4. The biggest universal mistake has been to take the old paper processes and transplant them to the screen, and then create even more paper! IT presents a much bigger opportunity to change organisations and operations but, unfortunately, people seem unable to adapt and change in more than one dimension at a time. Contrast the old (50- to 100-years-old) companies to the new (10- to 20-years-old) and it is stark in the way they use IT to create, run and advance the business.
  5. Increasing numbers of mobile workers means the notion of centralised databases are going to be more difficult to sustain. In a lot of companies the transition will be from filing data away in a predetermined structure to finding what a worker needs when they need it, a far more Google-like existence.
  6. We have to think about data, information and knowledge being collected, collated, created and stored by a wide variety of sources and not just think in terms of centralised operations. Mobile workers and young people are a new source of everything. For example, the young jump straight to Google and Wikipedia as their sources, whilst a mobile workforce is hunter/gatherer-like, collecting and creating on the move to meet their immediate need. This is a far cry from the deskbound cultures of old.
  7. And then there is modelling, any kind of modelling, from crowd behaviour and flow in a retail store, to market modelling and ecological economics. We can no longer afford the crude management decision-making tools of the past as it is all getting far too complex for the knee-jerk reaction!
  8. CIOs and their teams have a prime responsibility to keep companies and boards ahead of the game. They have to be the IT and potential threat radar, the thinkers, the modellers, the guiders of the corporate hand. Keeping on top of the latest Office patches isn't where the action or responsibility lies.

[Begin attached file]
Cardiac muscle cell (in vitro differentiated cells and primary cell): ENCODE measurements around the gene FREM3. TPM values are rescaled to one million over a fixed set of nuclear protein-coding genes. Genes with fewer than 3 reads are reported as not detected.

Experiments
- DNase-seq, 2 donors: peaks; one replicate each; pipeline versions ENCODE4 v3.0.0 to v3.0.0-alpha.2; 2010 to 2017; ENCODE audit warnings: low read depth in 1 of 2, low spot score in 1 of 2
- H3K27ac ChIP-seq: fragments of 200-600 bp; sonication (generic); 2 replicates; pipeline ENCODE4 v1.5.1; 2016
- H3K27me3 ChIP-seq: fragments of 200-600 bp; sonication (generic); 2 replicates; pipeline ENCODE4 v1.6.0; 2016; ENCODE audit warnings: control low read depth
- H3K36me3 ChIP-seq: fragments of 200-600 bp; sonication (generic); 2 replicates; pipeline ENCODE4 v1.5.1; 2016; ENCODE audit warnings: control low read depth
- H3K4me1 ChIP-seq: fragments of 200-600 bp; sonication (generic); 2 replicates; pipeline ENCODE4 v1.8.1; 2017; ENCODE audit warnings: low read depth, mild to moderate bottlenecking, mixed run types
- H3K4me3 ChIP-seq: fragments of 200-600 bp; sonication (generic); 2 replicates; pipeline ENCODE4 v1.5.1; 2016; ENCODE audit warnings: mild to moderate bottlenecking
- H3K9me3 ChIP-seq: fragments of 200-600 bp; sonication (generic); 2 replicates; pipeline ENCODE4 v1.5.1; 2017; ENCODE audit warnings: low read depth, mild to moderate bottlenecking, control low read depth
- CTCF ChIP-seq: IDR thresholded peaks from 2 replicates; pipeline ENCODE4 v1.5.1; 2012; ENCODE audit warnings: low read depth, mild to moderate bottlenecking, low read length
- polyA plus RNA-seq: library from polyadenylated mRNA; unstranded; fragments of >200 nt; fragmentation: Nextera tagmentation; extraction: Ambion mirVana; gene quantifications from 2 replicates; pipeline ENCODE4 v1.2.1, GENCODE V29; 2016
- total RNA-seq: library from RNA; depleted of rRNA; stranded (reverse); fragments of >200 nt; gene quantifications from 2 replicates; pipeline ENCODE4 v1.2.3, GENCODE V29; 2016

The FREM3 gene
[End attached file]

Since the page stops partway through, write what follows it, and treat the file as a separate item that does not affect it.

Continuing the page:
9. Young people will help transform everything. They think and act differently and come with new expectations and skill sets that often outclass and outflank the established order of the IT department. Most likely they will not work for a centralised and controlling regime, and will certainly usurp the old ways of doing things. This new attitude and skill set needs to be embraced as an opportunity for change rather than being a target for punitive action.
  10. Everything is moving to the edge of networks and organisations - computing power, communication, skills, information and knowledge.
  11. Increasingly the future will be about taking risks - not blind risks - but calculated, modelled, tried and tested risks. And the CIO has a new and key role in the process. IT isn't an adjunct function of the company; it is central to success and as such needs to be recognised as an asset by boards and managers in general. Unfortunately, IT is one of today's least-loved corporate functions and seen as some form of creative chastity belt. This has to change fast if organisations are to grow and prosper - the clock is ticking!